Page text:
For safety if there is not a clear path from the new room leading directly to the hall approaching the front door, the new window should be sized to allow escape. This will require an unobstructed area of 0.33m2 with a minimum dimension of 450mm high/wide and positioned between 800-1100mm above ground level to the bottom of the openable part of the window.

If the extension does not have its own external door, a fire detection and alarm system to BS 5839-6:2019 should be installed to the property.


Ventilation openings should be provided to each room. There is no minimum size for kitchens, utility rooms or bathrooms but other rooms require a ventilation opening of at least 1 /20th of their floor area.

Generally, background ventilation is required to habitable rooms at a rate of 8000mm2 and to kitchens, bathrooms, WCs and utility rooms at a rate of 4000mm2 .

Suitably sized mechanical ventilation ducted to external air or passive stack ventilation is required to bathrooms and shower rooms (15 litres per second), kitchens (60l/s or 30 if incorporated in a cooker hood), utility rooms (30l/s) and WC’s (6l/s).

Internal doors should be provided with a 10mm gap below the door to aid air circulation.


All new electrical work must comply with the requirements of BS7671 and a certificate issued that confirms the installation has been tested and meets the requirements of the building regulations Part P. The testing and certification must  be carried out by a person registered on the competent person scheme.


Soakaways to be installed a minimum 4500mm from any building and at least 2500mm from a boundary.


New rooms should be provided with a light fitting that will only accept energy efficient bulbs. Insulation between all building elements should be linked to prevent thermal bridging. Controls should be fitted to any new heating to prevent undue energy waste. Adequate sound resistance is required to certain stud partitions between a WC and living room or between a bathroom and bedroom and a minimum of 50mm insulation quilt between the studs and 15mm plasterboard would be sufficient.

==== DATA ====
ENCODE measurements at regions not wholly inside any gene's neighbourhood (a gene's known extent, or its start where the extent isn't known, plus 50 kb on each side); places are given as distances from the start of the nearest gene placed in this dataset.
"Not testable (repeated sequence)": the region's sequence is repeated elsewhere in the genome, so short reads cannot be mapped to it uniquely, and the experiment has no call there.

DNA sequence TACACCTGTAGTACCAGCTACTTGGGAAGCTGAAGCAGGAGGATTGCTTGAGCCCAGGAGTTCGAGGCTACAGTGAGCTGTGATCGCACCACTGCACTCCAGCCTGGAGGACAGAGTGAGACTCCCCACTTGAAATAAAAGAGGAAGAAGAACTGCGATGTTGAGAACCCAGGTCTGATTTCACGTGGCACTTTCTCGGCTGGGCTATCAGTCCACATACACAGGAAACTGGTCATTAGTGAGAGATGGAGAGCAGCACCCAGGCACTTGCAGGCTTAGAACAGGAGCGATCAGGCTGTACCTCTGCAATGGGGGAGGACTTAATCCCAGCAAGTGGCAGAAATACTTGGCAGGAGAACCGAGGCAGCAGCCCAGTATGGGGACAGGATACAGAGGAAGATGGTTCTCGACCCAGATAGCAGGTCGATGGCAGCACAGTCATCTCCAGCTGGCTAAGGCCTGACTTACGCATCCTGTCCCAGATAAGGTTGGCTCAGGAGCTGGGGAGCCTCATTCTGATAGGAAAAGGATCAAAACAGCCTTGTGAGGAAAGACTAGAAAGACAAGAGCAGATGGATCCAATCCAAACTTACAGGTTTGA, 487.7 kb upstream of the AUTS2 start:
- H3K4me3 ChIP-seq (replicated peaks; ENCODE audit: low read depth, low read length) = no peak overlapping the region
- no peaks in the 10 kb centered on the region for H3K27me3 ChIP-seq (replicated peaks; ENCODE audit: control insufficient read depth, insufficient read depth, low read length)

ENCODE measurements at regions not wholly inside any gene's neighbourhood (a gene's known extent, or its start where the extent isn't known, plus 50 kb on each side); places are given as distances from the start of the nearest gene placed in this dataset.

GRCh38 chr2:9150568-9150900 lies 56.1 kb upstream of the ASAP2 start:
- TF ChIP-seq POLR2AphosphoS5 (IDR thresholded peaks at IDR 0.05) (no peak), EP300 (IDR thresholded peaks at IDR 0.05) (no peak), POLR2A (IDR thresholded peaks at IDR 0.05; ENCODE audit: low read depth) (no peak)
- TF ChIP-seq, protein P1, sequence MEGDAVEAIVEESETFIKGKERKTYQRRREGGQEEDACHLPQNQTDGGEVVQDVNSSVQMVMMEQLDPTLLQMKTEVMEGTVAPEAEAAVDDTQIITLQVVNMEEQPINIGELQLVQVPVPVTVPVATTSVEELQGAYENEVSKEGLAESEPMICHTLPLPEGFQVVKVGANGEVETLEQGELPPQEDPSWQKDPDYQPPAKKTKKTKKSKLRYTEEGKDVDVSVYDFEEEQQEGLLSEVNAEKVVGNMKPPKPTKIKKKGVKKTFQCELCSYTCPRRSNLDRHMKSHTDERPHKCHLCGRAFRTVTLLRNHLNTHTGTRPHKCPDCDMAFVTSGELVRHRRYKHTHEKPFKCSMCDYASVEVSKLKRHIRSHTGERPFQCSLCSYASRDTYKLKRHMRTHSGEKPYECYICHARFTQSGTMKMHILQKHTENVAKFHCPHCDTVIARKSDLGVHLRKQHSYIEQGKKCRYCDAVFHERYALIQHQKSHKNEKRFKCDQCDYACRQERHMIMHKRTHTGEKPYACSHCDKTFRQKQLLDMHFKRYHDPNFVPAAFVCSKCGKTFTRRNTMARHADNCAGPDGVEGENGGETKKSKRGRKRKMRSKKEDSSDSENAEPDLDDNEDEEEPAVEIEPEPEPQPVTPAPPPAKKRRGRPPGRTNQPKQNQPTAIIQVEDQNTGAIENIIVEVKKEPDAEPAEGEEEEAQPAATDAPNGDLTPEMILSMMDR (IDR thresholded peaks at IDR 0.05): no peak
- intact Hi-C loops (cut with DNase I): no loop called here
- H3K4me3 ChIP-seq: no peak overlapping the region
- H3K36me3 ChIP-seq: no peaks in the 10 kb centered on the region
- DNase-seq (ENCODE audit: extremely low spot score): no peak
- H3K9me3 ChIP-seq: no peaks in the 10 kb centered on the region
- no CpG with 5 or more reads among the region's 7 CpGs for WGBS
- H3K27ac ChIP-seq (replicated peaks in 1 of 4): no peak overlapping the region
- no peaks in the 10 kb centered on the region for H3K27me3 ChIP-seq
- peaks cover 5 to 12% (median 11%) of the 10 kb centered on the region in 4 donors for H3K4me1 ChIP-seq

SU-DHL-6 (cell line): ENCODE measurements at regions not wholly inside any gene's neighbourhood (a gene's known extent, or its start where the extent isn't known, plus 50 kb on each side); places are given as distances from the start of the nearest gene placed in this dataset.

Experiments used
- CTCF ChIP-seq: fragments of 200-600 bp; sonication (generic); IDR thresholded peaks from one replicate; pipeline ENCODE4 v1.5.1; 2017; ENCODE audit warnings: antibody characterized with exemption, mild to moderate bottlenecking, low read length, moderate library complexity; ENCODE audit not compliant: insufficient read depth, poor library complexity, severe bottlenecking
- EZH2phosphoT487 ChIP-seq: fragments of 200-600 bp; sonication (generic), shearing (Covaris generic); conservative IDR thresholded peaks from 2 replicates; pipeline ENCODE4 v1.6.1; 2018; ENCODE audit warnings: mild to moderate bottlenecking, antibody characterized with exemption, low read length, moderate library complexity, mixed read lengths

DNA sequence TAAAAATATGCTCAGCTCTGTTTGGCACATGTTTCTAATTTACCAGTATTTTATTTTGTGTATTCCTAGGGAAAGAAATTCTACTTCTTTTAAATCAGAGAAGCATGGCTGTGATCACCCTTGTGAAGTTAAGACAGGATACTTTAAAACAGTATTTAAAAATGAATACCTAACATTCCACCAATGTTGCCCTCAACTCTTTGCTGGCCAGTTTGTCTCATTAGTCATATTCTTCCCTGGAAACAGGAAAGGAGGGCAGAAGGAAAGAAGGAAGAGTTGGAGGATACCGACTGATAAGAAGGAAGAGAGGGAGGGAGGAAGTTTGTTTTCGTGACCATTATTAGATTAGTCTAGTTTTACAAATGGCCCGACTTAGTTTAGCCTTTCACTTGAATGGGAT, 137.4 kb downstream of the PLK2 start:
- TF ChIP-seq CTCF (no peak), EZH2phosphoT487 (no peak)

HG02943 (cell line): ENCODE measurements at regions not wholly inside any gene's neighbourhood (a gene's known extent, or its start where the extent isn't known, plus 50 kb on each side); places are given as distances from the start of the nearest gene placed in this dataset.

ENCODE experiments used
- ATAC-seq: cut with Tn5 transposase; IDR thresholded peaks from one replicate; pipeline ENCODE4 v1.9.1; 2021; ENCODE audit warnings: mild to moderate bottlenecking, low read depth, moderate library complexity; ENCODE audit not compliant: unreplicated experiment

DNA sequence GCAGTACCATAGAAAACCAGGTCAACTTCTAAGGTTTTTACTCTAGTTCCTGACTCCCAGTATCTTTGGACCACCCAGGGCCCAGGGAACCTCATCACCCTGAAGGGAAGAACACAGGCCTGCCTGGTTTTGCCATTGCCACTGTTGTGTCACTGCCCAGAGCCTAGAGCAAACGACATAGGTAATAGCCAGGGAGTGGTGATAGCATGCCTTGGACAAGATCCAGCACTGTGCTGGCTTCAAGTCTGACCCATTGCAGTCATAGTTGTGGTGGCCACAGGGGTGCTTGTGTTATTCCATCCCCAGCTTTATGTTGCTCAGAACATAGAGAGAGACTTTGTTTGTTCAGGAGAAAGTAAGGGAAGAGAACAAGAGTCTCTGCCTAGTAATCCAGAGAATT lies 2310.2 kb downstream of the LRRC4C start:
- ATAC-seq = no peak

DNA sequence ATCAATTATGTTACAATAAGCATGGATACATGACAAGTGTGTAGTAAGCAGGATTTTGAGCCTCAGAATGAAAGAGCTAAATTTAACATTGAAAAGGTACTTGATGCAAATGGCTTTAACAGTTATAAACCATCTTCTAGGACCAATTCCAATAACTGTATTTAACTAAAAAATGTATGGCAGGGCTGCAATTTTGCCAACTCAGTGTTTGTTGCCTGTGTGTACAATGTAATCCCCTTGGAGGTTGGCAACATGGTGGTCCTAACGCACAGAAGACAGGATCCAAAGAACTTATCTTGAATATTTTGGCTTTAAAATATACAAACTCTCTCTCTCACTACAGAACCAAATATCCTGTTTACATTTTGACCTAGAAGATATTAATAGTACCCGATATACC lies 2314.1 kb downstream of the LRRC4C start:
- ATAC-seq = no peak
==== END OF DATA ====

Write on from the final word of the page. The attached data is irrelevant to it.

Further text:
These details are not intended to show you how to comply with the Building Regulations but are produced only as a guide to cover areas known to create problems on site, they show the more common means of achieving compliance with the Building Regulations but are not the only way to comply.

If your proposals vary in any way from these details, or you have any queries, you should discuss these with the area Building Control Officer before work commences.

We only recommend you submit your application using a Building Notice where you/ your builder are fully conversant with the requirements of the Building Regulations. If this is not the case, we recommend you employ a consultant to draw up full plans/ specification and submit a ‘Full Plans’ application on your behalf.


Table 1 Timber Sizes for rafters etc